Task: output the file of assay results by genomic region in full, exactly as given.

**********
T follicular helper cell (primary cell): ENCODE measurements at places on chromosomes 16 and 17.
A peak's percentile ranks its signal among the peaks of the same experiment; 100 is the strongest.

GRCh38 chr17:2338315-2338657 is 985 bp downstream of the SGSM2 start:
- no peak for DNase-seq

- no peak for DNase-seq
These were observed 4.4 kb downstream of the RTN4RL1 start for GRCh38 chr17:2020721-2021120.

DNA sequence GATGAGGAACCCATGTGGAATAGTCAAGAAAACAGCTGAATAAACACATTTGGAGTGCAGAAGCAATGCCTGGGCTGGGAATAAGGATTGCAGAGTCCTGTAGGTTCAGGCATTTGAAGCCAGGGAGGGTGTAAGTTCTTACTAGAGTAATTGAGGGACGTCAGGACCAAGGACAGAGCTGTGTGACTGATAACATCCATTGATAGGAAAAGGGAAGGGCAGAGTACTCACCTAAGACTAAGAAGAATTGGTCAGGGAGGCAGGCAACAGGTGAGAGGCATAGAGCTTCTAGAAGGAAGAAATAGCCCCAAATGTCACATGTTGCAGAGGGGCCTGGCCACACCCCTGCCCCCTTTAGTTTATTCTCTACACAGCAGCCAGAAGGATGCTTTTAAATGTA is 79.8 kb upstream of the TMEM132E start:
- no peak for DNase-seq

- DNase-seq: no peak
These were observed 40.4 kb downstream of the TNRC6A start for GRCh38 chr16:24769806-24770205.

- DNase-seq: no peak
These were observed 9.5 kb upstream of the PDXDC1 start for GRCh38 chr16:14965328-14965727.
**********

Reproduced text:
T follicular helper cell (primary cell): ENCODE measurements at places on chromosomes 16 and 17.
A peak's percentile ranks its signal among the peaks of the same experiment; 100 is the strongest.

GRCh38 chr17:2338315-2338657 is 985 bp downstream of the SGSM2 start:
- no peak for DNase-seq

- no peak for DNase-seq
These were observed 4.4 kb downstream of the RTN4RL1 start for GRCh38 chr17:2020721-2021120.

DNA sequence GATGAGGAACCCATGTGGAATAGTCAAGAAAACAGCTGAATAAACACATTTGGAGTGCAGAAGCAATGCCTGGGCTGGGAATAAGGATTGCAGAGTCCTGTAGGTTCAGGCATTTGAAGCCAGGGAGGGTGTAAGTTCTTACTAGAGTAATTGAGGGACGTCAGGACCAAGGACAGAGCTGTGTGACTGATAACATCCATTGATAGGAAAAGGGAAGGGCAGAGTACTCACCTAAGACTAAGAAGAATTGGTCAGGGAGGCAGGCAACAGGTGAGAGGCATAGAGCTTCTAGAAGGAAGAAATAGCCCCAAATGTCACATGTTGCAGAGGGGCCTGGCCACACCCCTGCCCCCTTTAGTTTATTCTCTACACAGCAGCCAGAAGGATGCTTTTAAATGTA is 79.8 kb upstream of the TMEM132E start:
- no peak for DNase-seq

- DNase-seq: no peak
These were observed 40.4 kb downstream of the TNRC6A start for GRCh38 chr16:24769806-24770205.

- DNase-seq: no peak
These were observed 9.5 kb upstream of the PDXDC1 start for GRCh38 chr16:14965328-14965727.